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The Night Piece, To Julia -- Robert Herrick

(Poem #398) The Night Piece, To Julia
 Her eyes the glow-worm lend thee,
  The shooting stars attend thee;
      And the elves also,
      Whose little eyes glow
  Like the sparks of fire, befriend thee.

 No Will-o'-th'-Wisp mis-light thee,
 Nor snake or slow-worm bite thee;
      But on, on thy way,
      Not making a stay,
 Since ghost there's none to affright thee.

 Let not the dark thee cumber;
 What though the moon does slumber?
      The stars of the night
      Will lend thee their light,
 Like tapers clear without number.

 Then Julia let me woo thee,
 Thus, thus to come unto me;
      And when I shall meet
      Thy silv'ry feet,
 My soul I'll pour into thee.
-- Robert Herrick
Another of those wonderfully musical poems the rhythm of which sticks in my
mind long after the words have faded. In fact, the poem as a whole is
notable not so much as a love poem, as for the wonderful way the background
is woven - the soft rhythm, the gentle images of a night punctuated by a
million living points of light, are evocative without being overdrawn.

And if someone can tell me why he wants to meet her silv'ry feet (of all
things) do write in :)

Biography and Assessment:

Herrick, Robert

  (baptized Aug. 24, 1591, London, Eng.--d. October 1674, Dean Prior,
  Devonshire), English cleric and poet, the most original of the "sons of
  Ben [Jonson]," who revived the spirit of the ancient classic lyric. He is
  best remembered for the line "Gather ye rosebuds while ye may."

  During the time that he was apprenticed to his uncle, Sir William Herrick,
  a prosperous and influential goldsmith, he cultivated the society of the
  London wits. In 1613 he went to the University of Cambridge, graduating in
  1617. He took his M.A. in 1620 and was ordained in 1623. Herrick returned
  to London for a time, keeping in touch with court society and enlarging
  his acquaintance with Ben Jonson and other writers and musicians. In 1627
  he went as a chaplain to the Duke of Buckingham on the military expedition
  to the Île de Ré to relieve La Rochelle from the French Protestants. He
  was presented with the living of Dean Prior (1629), where he remained for
  the rest of his life, except when, because of his Royalist sympathies, he
  was deprived of his post from 1646 until after the Restoration (1660).

  Herrick became well known as a poet about 1620-30; many manuscript
  commonplace books from that time contain his poems. The only book that
  Herrick published was Hesperides (1648), which included His Noble Numbers,
  a collection of poems on religious subjects with its own title page dated
  1647 but not previously printed. Hesperides contained about 1,400 poems,
  mostly very short, many of them being brief epigrams. His work appeared
  after that in miscellanies and songbooks; the 17th-century English
  composer Henry Lawes and others set some of his songs.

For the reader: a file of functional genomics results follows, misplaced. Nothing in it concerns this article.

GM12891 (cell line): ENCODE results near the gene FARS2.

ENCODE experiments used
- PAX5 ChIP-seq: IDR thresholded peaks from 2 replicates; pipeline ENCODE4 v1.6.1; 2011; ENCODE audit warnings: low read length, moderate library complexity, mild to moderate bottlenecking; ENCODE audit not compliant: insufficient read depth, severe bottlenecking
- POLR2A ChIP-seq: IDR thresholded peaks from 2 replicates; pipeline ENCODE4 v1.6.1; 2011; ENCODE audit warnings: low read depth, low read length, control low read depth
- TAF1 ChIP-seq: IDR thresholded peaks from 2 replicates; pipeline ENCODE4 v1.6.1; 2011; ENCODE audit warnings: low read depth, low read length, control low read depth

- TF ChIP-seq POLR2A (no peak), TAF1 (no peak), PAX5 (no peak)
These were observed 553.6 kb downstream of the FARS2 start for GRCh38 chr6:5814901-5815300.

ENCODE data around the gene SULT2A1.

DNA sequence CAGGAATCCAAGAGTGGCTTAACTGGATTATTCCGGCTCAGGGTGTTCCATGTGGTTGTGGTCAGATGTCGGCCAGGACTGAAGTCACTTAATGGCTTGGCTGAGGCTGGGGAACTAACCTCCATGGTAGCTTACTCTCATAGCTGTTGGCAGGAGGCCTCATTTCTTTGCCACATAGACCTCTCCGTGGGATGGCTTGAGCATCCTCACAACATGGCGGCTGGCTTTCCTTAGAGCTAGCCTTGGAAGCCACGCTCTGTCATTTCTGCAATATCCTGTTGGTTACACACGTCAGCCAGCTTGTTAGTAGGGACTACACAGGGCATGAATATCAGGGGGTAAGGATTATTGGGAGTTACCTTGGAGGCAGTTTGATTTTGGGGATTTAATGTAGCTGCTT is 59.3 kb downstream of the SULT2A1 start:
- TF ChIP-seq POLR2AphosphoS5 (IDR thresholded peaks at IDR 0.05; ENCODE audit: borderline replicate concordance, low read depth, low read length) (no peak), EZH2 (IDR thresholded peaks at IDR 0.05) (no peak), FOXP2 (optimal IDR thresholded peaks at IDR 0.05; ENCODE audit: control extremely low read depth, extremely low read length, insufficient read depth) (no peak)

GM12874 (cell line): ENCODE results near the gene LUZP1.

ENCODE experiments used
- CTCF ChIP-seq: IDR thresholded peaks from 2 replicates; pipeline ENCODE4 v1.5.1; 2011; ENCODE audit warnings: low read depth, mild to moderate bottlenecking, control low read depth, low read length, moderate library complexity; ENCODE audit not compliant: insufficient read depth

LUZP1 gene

Herrick wrote elegies, satires, epigrams, love songs to imaginary
  mistresses, marriage songs, complimentary verse to friends and patrons,
  and celebrations of rustic and ecclesiastical festivals. The appeal of his
  poetry lies in its truth to human sentiments and its perfection of form
  and style. Frequently light, worldy, and hedonistic, and making few
  pretensions to intellectual profundity, it yet covers a wide range of
  subjects and emotions, ranging from lyrics inspired by rural life to
  wistful evocations of life and love's evanescence and fleeting beauty.
  Herrick's lyrics are notable for their technical mastery and the interplay
  of thought, rhythm, and imagery that they display. As a poet Herrick was
  steeped in the classical tradition; he was also influenced by English
  folklore and lyrics, by Italian madrigals, by the Bible and patristic
  literature, and by contemporary English writers, notably Ben Jonson and
  Robert Burton.

        -- EB


We've run one Herrick poem on Minstrels: Delight in Disorder poem #332

For a larger selection of his works, see two of my favourite poetry sites:
  [broken link]

- martin

10 comments: ( or Leave a comment )

Amit Chakrabarti said...

> And if someone can tell me why he wants to meet her silv'ry feet (of all
> things) do write in :)

One word: fetish :)
This poem felt very French to me. I wonder why...

Rose said...

You commented:
Robert Herrick's seeming fascination with Julia's silv'ry feet was a

Herrick, a cleric, knew well both the beauty and the necessity of feet.

Why is fascination with eyes, or lips, or breasts not a fetish?
.... but admiration of lovely feet is.

A man who can love a woman's feet loves the entire entity; body,
soul and spirit.

As for being French - please - Robert Herrick was a Romantic - not a

naeem shaikh said...


please email the said picture to me right now.


Anonymous said...

sorry if I offend, but when I read this aloud the rhythm reminded me of limericks

Unknown said...

I believe that the reference to her feet is a broader reference, such as, I lay my heart at your feet, I offer my sword at your feet, I pour my affections at your feet (to do with as you will). It's a way of demonstrating allegiance, devotion.Rather than pouring his soul at her feet, in this he offers to pour his soul INTO her feet, which lends a sexual tone to the general meaning.

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